Tuesday, July 31, 2018

The Possibilities/The After-Dinner Joke

No theatre is offering more bang for your buck--or return on your time--than PTP/NYC with their evening of one acts: The Possibilities, by Howard Barker, and The After-Dinner Joke, by Caryl Churchill. The first consists of four short plays, the second of 66 brief scenes. The shows are smart, thought-provoking, and often fun, and these productions are terrific. Together, they add up to an amazing evening in the theatre.

The Possibilities, from the late 1980s, includes a total of ten plays. I would be quite interested in seeing the six not included in this PTP/NYC evening.

The first play is The Unforeseen Consequences of A Patriotic Act, in which Judith (she of Holofernes' decapitation) refuses to embrace the role of heroine, despite the pleading of a woman (Eliza Renner) who wants Judith to be an example "to women everywhere." This Judith owns her sexuality, and her rage, and has no interest in censoring the blood and lust from her story. The excellent Kathleen Wise as Judith and the equally excellent Renner go head-to-head with great gusto, but, really, you can't mess with Judith and get away with it. It's a fine piece and bizarrely echoes the way that publicists may try to write a personality for a politician or actor that has little to do with the person and much to do with some goal, be it important or not, moral or not.

The Unforeseen Consequences of A Patriotic Act
Eliza Renner, Kathleen Wise, Marianne Tatum
Photo: Stan Barouh 

Next comes Reasons For the Fall of Emperors, in which Alexander of Russia  (the wonderful Jonathan Tindle) turns out to be an old softie, crying at the screams of his soldiers as they die--except that he is the emperor, and he can't really be soft, can he? Or can he? Alexander engages a peasant (Christopher Marshall, quite good but a tad too robust and contemporary for the role) in serious conversation about war, life and death, and power. The peasant is determined to remain obsequious, but his intelligence occasionally gets the better of him. The emperor has power but no perspective; the peasant has tons of perspective but no power.  It's a scary pas de deux; sentimentality in a leader can have a high price for the led. (The play reminds me of all the big shots accused of mistreating women who say things like, to quote Les Moonves, "I have never misused my position to harm or hinder anyone’s career." I bet he believes it too. Completely misreading situations is the luxury of the powerful.)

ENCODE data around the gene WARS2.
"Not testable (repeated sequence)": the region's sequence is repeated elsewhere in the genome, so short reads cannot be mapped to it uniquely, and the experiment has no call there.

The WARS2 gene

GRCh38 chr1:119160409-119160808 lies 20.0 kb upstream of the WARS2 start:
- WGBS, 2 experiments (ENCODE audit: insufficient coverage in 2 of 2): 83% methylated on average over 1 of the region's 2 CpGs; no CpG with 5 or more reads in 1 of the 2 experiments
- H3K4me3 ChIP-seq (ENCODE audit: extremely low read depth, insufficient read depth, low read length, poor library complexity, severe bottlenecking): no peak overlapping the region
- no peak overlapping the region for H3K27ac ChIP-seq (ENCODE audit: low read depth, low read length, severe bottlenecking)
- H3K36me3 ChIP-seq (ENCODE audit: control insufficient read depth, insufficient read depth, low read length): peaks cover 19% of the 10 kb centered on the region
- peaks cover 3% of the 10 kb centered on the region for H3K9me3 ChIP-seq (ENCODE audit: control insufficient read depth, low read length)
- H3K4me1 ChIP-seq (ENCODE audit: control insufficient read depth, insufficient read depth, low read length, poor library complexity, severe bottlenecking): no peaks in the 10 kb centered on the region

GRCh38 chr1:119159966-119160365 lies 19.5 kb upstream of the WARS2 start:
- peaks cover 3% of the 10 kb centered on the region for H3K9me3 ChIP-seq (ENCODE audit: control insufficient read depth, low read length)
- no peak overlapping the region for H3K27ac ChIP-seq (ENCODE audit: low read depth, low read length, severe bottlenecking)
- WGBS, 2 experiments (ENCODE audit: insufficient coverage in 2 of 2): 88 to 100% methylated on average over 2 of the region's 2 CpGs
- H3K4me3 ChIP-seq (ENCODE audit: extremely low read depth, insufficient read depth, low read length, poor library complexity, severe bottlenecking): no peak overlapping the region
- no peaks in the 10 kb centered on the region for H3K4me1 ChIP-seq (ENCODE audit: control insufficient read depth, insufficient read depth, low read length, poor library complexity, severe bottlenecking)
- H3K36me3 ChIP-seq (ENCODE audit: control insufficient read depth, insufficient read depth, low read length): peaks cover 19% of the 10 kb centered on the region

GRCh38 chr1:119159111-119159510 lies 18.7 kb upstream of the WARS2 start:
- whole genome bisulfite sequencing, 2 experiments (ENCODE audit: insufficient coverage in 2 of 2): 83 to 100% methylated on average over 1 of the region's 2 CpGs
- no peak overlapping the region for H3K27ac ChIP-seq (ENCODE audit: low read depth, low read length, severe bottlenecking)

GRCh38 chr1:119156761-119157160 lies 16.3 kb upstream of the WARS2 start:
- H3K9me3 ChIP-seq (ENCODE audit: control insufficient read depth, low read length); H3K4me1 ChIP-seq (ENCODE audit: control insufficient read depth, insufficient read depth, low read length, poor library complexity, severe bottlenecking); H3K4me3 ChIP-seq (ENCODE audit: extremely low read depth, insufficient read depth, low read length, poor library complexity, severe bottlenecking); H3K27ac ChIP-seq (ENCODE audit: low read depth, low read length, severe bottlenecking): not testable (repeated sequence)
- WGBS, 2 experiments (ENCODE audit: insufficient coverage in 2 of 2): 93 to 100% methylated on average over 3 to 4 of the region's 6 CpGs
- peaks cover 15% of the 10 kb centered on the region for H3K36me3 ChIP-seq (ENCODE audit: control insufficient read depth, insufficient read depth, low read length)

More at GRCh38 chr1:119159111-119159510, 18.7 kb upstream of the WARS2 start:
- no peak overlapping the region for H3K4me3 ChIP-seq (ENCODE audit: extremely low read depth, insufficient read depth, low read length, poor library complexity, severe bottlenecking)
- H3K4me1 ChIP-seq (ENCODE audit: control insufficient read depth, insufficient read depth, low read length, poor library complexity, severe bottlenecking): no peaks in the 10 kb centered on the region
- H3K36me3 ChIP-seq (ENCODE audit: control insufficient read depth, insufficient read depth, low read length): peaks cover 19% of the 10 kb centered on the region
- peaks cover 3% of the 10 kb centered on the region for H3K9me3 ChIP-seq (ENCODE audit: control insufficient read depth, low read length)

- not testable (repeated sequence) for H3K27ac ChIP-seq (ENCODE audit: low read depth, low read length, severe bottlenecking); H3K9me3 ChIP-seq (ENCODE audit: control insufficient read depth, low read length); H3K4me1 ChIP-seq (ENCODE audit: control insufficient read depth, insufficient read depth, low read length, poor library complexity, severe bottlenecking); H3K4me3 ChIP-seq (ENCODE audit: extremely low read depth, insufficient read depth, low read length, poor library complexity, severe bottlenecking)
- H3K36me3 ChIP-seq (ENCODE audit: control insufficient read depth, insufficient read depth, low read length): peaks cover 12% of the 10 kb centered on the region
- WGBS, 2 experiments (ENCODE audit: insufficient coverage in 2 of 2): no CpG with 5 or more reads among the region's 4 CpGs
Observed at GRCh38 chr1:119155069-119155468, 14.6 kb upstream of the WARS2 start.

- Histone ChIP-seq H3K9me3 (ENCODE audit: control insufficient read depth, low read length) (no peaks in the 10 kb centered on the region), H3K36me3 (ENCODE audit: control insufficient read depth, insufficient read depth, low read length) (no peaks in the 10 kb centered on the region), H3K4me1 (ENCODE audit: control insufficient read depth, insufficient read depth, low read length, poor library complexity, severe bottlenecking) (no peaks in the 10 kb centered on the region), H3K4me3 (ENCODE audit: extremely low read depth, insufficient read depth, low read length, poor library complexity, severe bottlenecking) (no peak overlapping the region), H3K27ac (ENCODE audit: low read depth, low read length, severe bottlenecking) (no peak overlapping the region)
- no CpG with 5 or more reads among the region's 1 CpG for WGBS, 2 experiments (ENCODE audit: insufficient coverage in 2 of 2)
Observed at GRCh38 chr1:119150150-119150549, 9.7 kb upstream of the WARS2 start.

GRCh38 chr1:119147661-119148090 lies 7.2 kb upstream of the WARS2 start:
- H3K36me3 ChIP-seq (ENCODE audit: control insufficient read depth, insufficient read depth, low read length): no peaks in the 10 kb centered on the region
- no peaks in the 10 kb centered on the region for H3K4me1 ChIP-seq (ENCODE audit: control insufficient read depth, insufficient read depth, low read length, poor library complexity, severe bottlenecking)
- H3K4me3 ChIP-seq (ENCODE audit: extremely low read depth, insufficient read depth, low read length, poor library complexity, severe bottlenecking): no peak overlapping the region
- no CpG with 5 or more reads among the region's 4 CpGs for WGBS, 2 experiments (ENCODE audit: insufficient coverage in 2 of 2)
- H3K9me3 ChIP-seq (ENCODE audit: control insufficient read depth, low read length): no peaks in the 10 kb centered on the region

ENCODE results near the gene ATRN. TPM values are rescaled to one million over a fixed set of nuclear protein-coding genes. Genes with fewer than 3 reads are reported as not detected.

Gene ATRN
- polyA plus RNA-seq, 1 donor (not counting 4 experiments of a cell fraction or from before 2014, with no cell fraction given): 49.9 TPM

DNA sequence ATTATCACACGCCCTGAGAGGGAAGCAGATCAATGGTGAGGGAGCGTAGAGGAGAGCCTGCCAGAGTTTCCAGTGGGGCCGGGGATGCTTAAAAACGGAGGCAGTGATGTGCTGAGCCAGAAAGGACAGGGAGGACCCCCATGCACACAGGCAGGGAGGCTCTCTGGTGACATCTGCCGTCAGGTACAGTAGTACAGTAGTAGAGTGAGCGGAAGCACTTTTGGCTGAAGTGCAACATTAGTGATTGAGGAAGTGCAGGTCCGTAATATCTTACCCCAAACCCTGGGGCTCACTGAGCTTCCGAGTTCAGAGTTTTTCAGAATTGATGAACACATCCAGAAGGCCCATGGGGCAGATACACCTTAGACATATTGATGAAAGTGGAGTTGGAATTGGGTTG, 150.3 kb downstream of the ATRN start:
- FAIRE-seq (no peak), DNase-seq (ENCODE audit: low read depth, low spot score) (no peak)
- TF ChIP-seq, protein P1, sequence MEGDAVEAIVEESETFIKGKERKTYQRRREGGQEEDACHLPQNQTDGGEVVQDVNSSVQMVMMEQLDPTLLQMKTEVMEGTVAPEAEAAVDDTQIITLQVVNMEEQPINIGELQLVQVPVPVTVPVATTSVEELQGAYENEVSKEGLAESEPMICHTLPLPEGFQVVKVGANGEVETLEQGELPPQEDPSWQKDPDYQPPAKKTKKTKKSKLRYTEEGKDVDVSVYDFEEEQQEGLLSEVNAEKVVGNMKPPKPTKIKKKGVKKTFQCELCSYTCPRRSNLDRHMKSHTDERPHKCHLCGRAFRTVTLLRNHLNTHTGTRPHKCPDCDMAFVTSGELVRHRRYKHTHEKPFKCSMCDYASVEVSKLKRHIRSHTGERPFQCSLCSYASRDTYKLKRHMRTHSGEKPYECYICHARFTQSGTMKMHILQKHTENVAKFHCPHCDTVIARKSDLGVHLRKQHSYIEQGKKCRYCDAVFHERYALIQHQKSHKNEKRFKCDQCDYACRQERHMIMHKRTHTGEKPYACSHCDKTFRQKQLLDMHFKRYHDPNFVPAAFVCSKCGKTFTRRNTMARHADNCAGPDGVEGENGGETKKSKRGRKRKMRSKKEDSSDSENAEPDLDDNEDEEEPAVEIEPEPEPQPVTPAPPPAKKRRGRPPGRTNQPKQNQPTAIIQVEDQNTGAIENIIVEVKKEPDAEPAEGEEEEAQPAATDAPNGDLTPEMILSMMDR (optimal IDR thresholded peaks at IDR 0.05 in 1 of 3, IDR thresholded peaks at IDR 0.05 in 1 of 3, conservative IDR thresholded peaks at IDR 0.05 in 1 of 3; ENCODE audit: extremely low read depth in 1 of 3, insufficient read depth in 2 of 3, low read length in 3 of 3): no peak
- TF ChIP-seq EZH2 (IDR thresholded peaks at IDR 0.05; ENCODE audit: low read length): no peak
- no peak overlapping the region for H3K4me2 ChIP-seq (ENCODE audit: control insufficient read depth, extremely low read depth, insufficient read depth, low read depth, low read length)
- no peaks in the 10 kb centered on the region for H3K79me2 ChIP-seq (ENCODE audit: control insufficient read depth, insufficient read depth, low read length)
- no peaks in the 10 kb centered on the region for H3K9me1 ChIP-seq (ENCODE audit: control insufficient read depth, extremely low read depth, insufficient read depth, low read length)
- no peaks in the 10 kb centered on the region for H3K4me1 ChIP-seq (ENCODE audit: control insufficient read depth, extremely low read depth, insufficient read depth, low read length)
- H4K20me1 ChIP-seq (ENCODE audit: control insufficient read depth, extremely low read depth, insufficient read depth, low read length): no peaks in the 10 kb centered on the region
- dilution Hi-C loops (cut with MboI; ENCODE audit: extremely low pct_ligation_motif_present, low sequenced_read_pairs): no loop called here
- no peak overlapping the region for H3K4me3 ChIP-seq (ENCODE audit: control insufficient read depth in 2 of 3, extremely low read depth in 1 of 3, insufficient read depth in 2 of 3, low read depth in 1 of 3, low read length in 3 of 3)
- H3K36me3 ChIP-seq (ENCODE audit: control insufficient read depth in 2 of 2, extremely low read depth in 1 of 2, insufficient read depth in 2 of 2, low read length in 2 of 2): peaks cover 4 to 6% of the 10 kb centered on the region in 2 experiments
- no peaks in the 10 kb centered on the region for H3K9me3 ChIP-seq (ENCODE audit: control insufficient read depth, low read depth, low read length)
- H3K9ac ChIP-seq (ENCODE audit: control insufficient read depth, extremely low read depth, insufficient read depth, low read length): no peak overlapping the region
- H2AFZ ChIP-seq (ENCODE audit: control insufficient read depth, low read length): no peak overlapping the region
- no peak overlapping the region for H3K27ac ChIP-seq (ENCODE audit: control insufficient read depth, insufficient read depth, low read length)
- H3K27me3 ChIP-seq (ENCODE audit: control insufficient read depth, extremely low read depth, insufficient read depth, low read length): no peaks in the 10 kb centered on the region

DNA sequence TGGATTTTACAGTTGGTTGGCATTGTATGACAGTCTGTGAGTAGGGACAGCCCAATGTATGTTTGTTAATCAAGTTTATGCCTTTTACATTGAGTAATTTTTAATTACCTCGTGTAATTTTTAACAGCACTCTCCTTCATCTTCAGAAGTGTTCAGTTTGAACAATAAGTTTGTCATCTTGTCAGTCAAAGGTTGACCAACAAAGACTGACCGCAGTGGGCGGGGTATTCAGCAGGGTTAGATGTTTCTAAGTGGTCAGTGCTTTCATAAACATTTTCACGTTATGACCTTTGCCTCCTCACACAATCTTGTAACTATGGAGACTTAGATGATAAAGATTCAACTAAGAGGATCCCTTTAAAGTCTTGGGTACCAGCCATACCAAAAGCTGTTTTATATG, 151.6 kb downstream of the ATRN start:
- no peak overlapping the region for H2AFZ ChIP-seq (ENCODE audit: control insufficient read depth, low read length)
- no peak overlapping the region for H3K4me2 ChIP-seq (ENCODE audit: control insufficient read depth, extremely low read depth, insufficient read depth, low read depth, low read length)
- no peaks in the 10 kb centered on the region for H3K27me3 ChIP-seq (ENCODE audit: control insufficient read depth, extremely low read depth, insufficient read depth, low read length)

Reasons For the Fall of Emperors
Christopher Marshall, Jonathan Tindle
Photo: Stan Barough

The third piece is Only Some Can Take the Strain, a gem of a play about an old woman, a bookseller, possibly crazy, whose cart contains some of the last volumes of knowledge left in a repressive society. In a short time this play touches on the importance of information, the meaning of sanity, and life under fascism. The bookseller is beautifully played by Marianne Tatum. (My gratitude goes to director Richard Romagnoli for being willing to cast a woman in a role originally written for a man.)

Only Some Can Take the Strain
Adam Milano, Marianne Tatum
Photo: Stan Barouh 

And then there is She Sees the Argument But, in which a woman is taken to task not only for showing her shapely ankles, but also for enjoying doing so. This odd and intriguing play is particularly timely in these days of #metoo, and it is all the more powerful for not taking a facile or predictable approach to the weird ways that humans may navigate sexuality.

She Sees the Argument But
Kathleen Wise, Madeleine Russell
Photo: Stan Barouh 

All four pieces are smoothly and smartly directed by Romagnoli, and they are well-served by the creative and appropriate design elements (scenic design, Hallie Zieselman; costumes, Annie Ulrich; lighting, Joe Cabrera; sound, Cormac Bluestone).

All by themselves, the four plays of The Possibilities make for an almost head-spinning amount of theatre, full of ideas, arguments, superb acting, and so on. But that's all only Act I.

And then comes Act II: Caryl Churchill's 1978 television play, The After-Dinner Joke. The story of a woman who simply wants to do some good in the world, it dashes through her obstacles (many), her successes (few), and her education as to the ways of the world (painful, but quite funny). The writing is astonishingly efficient. The 66 scenes fly by in fewer minutes, as Churchill economically skewers the worlds of charity and politics.

The After-Dinner Joke
Jonathan Tindle, Tara Giordano, Kathleen Wise
Photo: Stan Barouh 

Tara Giordano is fabulous as the naif, trying desperately to hold on to some optimism and faith in humanity even as she has less and less reason to do so. The rest of the cast is also top-notch: they are Christo Grabowski, Chris Marshall, Jonathan Tindle, Lucy Van Atta, Kathleen Wise, Roxy Adviento, Madeline Ciocci, Noah Liebmiller, Adam Milano, Eliza Renner, and Madeleine Russell.

The production design is also excellent; the credits are the same as above for The Possibilities. Additionally, Kyle Meredith is responsible for the animation projection, which is an integral part of the show. I was particularly fond of the pie-throwing contest, in which politicians have pies thrown at them and later argue about who was targeted the most.

The After-Dinner Joke is directed by Cheryl Faraone with her usual verve, pacing, and clarity. I am a fan.

PTP/NYC did well to pair these works of Barker and Churchill. They echo each other in some ways and support each other in others. The playwrights have similar abilities to combine humor and pathos, and both are open-eyed and razor sharp. As I said above, together, their plays add up to an amazing evening in the theatre.

Wendy Caster
(press ticket, 3rd row)
Show-Score Score: 95

No comments: